Sharon Cipp places a treat between her lips and beckons Nitro, a talkative, fluffy malamute. He sits in front of her and nips the snack out of her mouth, chews it up and pads away to sit in a snowbank and play with his toy duck.
If she had tried that trick four years ago, Nitro was more likely to tackle Cipp to the ground and bite her face. That was when he was such a terror in an Ontario city that he made headlines for being hunted by both police and animal control officers.
In November 2017, Nitro ran around the streets of St. Thomas, Ont., jumping on people and giving them little bites. One small dog died of a heart attack after an interaction with Nitro. He became so infamous that city council deemed him the municipality’s first dangerous dog.
Victoria Spencer first came to hear about Nitro that year. He’d been owned by a local trafficker who starved him and encouraged the 125-pound dog to attack people. The owner also hid drugs in Nitro’s collar, so when buyers arrived they would have to strangle the dog to get their fix.
Spencer, who runs Ice Foundation K9 Rescue, located a short drive away in Wallacetown, Ont., asked to work with Nitro. At the St. Thomas kennel, Spencer cleaned Nitro, had him neutered, and over 30 hours made him feel OK when touched by the collar.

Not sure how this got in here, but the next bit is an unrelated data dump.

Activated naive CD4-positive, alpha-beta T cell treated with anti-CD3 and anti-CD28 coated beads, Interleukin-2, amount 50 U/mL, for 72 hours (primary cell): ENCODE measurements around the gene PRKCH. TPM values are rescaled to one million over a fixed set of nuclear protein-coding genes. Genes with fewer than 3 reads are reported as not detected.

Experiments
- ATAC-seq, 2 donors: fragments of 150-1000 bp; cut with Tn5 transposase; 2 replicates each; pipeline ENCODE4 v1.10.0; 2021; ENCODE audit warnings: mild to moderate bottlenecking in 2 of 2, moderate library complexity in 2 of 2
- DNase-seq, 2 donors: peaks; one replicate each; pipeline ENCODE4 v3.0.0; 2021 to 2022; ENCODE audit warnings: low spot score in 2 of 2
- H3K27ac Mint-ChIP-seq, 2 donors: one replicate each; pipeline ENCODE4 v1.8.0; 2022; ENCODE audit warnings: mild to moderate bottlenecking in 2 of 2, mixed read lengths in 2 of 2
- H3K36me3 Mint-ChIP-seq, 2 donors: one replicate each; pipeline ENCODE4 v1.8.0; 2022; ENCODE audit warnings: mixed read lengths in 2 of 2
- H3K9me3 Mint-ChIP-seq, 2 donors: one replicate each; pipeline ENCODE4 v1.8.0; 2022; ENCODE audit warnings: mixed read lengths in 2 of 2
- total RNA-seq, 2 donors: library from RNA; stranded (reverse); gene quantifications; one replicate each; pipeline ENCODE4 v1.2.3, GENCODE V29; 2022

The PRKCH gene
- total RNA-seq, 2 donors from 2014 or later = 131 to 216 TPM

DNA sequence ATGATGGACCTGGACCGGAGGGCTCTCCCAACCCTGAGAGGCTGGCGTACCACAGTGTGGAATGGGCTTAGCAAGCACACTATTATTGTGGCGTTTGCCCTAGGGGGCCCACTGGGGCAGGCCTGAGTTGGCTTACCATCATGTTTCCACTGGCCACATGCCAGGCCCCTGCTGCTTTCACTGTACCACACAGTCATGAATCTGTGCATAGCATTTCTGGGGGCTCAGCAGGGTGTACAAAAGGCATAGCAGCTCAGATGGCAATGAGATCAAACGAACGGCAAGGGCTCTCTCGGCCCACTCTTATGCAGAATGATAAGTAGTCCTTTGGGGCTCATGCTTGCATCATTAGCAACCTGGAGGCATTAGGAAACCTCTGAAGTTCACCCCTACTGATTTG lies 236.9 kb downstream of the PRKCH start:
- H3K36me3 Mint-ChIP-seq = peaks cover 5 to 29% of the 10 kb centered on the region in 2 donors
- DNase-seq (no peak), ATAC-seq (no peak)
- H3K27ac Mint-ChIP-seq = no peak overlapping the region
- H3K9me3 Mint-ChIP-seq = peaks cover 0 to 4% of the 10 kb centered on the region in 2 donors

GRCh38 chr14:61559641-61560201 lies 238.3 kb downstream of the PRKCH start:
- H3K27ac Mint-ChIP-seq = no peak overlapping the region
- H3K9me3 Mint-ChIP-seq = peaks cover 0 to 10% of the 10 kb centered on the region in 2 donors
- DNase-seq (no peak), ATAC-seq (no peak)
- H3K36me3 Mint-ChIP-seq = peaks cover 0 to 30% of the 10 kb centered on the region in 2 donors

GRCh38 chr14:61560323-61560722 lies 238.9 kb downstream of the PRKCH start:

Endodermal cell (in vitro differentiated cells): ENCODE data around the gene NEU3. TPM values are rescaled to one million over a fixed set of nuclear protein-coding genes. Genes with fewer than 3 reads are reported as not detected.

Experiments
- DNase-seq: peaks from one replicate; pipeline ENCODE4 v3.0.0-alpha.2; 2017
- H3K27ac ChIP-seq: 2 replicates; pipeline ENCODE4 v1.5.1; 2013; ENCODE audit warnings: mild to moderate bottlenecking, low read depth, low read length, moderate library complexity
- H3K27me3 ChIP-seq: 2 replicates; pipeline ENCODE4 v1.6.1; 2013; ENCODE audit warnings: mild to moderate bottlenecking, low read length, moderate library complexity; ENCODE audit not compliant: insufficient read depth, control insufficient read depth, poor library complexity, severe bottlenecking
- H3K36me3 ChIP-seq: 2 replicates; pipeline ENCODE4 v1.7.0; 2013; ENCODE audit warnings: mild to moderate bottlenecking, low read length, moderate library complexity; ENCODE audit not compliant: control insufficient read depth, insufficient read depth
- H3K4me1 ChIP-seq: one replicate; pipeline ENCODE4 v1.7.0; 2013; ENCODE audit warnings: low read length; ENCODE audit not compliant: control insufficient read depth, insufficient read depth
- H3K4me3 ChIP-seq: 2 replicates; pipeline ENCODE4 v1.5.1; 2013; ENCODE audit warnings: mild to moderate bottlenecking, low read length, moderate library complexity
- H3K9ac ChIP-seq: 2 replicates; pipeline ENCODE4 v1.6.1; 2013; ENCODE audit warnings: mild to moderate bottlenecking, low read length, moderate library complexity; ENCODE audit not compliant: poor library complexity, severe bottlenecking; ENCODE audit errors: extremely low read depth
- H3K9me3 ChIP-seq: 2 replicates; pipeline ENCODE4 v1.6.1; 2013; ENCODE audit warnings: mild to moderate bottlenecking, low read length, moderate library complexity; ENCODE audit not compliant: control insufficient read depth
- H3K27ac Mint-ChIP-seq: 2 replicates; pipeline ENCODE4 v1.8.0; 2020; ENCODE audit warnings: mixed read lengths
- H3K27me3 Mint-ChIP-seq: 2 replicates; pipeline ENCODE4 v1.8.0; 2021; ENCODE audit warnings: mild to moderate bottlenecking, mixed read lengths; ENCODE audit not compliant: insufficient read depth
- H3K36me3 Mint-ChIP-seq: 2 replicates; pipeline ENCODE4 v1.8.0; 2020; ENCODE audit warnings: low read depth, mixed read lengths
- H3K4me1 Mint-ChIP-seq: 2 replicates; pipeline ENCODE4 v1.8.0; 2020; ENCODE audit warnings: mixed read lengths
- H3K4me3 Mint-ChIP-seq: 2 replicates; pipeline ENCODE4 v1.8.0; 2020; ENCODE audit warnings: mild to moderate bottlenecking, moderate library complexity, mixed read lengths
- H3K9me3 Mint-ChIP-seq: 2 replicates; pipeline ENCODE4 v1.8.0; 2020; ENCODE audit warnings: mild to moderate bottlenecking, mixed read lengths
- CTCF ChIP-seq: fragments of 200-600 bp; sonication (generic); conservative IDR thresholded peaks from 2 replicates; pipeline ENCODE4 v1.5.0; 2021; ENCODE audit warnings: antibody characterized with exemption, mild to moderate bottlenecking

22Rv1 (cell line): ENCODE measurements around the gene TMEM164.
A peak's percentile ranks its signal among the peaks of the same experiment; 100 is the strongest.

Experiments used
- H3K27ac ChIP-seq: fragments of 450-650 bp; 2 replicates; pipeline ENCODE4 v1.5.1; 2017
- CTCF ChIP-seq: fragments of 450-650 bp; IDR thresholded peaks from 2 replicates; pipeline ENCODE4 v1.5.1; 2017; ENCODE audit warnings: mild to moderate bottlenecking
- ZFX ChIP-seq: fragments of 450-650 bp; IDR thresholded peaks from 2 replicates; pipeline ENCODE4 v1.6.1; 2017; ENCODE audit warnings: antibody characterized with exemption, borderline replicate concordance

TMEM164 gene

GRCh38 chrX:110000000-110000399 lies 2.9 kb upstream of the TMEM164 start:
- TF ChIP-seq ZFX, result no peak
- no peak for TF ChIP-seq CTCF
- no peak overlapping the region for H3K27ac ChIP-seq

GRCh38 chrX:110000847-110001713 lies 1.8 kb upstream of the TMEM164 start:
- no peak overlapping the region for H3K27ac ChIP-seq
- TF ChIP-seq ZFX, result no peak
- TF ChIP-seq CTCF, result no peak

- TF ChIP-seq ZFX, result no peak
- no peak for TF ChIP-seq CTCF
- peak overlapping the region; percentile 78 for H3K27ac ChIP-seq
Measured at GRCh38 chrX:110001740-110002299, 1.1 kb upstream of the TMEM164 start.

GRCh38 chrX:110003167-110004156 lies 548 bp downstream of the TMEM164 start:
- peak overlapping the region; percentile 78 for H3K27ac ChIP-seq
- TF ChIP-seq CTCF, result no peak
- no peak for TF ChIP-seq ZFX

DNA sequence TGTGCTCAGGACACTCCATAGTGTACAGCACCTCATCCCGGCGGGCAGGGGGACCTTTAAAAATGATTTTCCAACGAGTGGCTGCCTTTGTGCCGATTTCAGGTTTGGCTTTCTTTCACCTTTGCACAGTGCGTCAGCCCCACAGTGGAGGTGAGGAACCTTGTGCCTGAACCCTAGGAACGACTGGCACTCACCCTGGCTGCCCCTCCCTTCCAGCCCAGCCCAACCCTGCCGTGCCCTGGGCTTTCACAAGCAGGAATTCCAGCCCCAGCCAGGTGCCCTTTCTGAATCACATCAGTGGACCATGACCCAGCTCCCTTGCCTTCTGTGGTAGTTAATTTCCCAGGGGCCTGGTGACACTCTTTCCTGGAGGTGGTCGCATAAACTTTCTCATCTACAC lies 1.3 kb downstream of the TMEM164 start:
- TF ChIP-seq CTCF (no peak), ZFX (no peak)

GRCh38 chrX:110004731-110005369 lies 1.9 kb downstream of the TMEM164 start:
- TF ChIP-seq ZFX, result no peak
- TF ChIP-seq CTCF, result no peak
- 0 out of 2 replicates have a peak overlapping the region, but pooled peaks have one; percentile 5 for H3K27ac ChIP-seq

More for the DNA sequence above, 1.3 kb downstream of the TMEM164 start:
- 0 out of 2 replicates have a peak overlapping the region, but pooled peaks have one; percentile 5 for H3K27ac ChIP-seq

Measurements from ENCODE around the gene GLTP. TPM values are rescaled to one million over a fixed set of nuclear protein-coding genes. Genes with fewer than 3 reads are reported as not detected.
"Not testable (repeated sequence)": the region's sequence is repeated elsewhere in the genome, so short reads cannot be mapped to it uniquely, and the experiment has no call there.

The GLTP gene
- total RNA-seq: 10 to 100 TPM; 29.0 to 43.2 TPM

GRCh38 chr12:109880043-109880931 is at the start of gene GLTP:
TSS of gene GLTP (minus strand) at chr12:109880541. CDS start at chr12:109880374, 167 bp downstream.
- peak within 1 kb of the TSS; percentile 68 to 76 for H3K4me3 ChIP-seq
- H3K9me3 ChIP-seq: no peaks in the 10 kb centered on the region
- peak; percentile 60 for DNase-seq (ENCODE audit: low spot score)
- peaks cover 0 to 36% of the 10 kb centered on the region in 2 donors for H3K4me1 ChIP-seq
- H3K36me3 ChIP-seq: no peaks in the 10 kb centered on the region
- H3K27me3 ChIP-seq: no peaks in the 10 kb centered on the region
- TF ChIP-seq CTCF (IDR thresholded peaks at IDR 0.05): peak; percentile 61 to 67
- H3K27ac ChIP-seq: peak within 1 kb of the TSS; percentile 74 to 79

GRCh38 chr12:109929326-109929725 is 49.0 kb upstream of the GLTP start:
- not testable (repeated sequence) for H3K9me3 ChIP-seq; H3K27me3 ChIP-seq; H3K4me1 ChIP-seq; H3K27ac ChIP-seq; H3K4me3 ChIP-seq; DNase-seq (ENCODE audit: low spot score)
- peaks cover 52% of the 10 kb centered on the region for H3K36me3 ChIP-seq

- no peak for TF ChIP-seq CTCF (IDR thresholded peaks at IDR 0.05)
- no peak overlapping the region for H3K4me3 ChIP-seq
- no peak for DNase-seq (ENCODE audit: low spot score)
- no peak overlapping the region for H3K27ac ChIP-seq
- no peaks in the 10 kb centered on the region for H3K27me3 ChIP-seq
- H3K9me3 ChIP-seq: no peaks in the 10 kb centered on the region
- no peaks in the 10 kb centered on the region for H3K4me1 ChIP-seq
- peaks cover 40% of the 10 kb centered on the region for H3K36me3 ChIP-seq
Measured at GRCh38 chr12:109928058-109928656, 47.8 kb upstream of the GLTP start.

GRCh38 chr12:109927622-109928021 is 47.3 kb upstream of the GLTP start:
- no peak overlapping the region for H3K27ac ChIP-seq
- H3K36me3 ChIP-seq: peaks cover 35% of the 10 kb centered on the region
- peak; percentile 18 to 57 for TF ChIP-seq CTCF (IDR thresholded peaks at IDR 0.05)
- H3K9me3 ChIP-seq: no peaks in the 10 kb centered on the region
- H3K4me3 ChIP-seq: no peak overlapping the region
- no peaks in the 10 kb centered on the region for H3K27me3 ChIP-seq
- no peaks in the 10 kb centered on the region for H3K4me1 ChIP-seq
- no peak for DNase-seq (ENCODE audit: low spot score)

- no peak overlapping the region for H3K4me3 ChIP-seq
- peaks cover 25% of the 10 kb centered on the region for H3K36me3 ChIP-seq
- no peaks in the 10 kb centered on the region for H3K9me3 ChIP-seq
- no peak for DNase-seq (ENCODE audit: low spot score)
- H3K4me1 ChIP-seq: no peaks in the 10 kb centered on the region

She also made a case for him to not be destroyed. The city acquiesced and agreed to leave him in her care. But at home, Spencer soon realized Nitro couldn’t stay with her.
“I did the best I could with him, but I realized at that age and not being able to have him around me all the time, he wouldn’t progress very quickly. So it would take me years to rehabilitate this dog at that level.”
In the spring of 2018, Spencer called Al Magaw, who trained sled dogs and offered behaviour therapy at Spirit of the North Kennels in Salmo, B.C. Spencer heard of Magaw through the mushing community, but didn’t know him. She decided to fly out with Nitro and spend a week at Magaw’s 25-acre property. There, she says she watched as Magaw and his handlers cleaned every dog house daily, and made sure every animal was fed, played and exercised with.
“At no time did I ever see him abuse the dogs. I didn’t see anybody on the property abuse the dogs. Nobody ever hit those dogs, yelled at those dogs, dragged those dogs. In a week I never saw any of that. What I saw were dogs that were being trained to work as a team.”